“Through our clinical development program, we plan to demonstrate the system’s ability to rule in the drugs that remain effective against highly resistant organisms,” Bantock adds. “Our plan is to cover all significant species that are capable of expressing complex multidrug resistance.”
       Pathogenica, Boston, is developing a kit that will quickly test and monitor environmental or patient samples for most known HAIs. Yemi Adesokan, PhD, CEO, says the technology is unique because it offers multiplex detection. “Many assays only focus on one or two specific pathogens,” Adesokan says. Pathogenica’s kit can detect the 17 most common HAI-causing bacteria, making it applicable for more than 95% of HAI cases worldwide, he says.
       The technology also offers simultaneous resistance identification. “Users are informed of the presence of 10 of the most common drug-resistance genes (eg, mecA, vanA, KPC, and TEM), allowing hospitals to track their spread throughout their facilities,” he says.
       Another advantage of the technology is that no cultures are required. “We can bypass this time-consuming step and work with patient samples directly [eg, urine, stool, and rectal swab],” Adesokan says. “This saves a great deal of time and returns results to physicians much more quickly than mass spectrometry or pulsed-field gel electrophoresis—the current standards in this field.”
       Pathogenica has developed a software plug-in that automatically performs all of the bioinformatic analysis for end users, returning both species results and resistance gene information in a format that is simple and easy to understand.
       The Pathogenica kit has been designed to run on almost any next-generation sequencing platform, and has already been validated to run on both the IonTorrent PGM and the Illumina MiSeq.
       The kit is still marked as research use only in the United States and has not been FDA-approved. It has been CE-marked and approved for in vitro diagnostic use in the European Union.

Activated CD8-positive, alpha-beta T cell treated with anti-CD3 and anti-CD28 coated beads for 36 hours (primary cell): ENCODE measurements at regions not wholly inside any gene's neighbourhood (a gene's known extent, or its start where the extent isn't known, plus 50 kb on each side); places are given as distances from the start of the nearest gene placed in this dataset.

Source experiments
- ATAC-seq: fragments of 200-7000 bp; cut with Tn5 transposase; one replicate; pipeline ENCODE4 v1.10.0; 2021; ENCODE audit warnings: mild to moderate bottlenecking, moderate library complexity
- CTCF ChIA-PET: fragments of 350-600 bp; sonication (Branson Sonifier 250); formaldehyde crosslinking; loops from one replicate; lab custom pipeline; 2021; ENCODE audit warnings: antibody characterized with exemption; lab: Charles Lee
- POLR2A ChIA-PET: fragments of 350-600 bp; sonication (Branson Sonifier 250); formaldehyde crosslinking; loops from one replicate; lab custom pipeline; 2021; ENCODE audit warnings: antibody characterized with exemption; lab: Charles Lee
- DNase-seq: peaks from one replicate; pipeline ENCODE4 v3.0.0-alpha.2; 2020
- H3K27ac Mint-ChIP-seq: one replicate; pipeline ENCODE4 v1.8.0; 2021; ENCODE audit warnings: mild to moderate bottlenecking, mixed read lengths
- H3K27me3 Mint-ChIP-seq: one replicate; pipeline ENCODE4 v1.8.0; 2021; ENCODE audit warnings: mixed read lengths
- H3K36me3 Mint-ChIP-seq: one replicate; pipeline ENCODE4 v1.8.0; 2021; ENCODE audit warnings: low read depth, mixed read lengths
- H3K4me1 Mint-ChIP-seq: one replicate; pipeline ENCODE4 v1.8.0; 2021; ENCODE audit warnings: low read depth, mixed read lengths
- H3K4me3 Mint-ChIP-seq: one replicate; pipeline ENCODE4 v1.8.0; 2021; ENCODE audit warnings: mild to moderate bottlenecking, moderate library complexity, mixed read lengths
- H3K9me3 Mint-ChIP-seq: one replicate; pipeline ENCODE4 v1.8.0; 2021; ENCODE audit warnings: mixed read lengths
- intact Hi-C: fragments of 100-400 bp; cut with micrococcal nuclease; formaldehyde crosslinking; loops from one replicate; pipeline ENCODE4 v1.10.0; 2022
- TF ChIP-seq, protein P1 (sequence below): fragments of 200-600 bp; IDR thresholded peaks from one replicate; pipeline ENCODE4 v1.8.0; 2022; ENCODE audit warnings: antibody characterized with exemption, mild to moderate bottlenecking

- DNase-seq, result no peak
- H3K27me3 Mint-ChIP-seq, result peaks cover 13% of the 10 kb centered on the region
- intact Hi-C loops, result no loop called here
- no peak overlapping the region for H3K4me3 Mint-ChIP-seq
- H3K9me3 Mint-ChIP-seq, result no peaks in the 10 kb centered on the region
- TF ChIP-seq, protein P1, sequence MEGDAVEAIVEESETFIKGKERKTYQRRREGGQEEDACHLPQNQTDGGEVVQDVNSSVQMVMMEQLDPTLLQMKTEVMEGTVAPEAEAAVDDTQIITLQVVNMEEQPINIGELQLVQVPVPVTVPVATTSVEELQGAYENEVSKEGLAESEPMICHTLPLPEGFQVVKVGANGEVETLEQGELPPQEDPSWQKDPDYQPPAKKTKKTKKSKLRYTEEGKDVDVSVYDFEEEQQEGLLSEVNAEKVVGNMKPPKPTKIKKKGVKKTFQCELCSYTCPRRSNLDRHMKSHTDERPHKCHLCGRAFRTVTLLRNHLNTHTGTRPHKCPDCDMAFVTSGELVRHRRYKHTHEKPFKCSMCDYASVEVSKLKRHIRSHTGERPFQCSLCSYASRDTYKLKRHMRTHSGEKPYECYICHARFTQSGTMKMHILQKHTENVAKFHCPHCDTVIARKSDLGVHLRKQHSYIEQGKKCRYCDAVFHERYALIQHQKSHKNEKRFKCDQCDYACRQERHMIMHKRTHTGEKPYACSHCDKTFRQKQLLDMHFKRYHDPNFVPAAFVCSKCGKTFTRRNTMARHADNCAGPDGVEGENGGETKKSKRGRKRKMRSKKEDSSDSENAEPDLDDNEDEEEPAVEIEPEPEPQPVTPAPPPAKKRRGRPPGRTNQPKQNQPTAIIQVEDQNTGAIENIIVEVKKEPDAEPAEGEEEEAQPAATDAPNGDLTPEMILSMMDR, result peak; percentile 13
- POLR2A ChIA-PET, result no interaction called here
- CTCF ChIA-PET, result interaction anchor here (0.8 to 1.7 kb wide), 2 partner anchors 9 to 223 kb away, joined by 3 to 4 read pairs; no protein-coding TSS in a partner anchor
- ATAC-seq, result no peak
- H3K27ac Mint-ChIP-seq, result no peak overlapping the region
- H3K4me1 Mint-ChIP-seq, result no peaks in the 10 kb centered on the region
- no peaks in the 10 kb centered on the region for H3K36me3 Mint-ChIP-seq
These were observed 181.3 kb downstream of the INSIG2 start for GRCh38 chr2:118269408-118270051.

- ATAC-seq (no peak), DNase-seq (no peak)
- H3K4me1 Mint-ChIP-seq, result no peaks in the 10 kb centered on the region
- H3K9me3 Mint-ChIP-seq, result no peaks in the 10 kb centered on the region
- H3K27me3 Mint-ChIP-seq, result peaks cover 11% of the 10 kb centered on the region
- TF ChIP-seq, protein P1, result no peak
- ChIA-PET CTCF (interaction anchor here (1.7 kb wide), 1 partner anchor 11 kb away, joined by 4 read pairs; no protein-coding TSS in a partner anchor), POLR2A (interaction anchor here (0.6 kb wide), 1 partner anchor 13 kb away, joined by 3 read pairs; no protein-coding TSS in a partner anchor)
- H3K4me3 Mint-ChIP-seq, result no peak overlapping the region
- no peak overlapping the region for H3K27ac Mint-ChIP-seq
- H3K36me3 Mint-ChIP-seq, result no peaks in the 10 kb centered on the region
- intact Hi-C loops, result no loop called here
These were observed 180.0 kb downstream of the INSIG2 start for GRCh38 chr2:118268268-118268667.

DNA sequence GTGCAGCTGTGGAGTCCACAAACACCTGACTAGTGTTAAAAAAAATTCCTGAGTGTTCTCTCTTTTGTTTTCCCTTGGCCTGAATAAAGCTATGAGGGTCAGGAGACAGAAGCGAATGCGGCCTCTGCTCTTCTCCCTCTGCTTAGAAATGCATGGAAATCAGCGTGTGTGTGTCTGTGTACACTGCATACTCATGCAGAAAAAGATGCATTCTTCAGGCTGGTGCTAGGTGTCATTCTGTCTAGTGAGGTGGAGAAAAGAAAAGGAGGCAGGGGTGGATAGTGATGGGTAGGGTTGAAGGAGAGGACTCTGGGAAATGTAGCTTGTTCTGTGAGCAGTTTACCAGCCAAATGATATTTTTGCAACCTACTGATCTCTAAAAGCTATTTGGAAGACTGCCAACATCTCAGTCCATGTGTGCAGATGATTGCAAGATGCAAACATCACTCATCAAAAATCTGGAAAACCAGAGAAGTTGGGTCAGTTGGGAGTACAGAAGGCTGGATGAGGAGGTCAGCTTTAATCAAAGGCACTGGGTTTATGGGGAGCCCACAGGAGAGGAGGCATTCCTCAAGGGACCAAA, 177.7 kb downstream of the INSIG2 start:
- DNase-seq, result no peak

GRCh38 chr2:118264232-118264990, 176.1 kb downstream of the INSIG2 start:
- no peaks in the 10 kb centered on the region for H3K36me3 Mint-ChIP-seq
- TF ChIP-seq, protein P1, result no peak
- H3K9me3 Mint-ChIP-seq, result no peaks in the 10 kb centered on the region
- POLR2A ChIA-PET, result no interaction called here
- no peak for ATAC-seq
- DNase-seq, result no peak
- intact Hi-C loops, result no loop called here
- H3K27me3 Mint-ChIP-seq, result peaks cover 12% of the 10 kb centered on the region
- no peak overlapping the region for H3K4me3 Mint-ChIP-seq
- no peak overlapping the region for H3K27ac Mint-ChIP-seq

1. Niederman MS. Use of broad-spectrum antimicrobials for the treatment of pneumonia in seriously ill patients: maximizing clinical outcomes and minimizing selection of resistant organisms. Clin Infect Dis. (2006) 42 (Supp 2): S72-S81.
2. Kumar A, Roberts D, Wood KE, et al. Duration of hypotension before initiation of effective antimicrobial therapy is the critical determinant of survival in human septic shock. Crit Care Med. 2006;34(6):1589-1596.
3. The Direct Medical costs of Healthcare-Associated Infections in U.S. Hospitals and the Benefits of Prevention. Division of Healthcare Quality Promotion National Center for Preparedness, Detection, and Control of Infectious Diseases Coordinating Center for Infectious Diseases Centers for Disease Control and Prevention March 2009.
4. Hospital-Acquired Conditions (Present on Admission Indicator). Centers for Medicare & Medicaid Services.
5. Readmissions Reduction Program. Centers for Medicare & Medicaid Services.
6. Making health care safer: Stopping C. difficile infections. Centers for Disease Control and Prevention.


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Karen Appold is a contributing writer for CLP. For more information, contact Editor Judy O’Rourke, [email protected].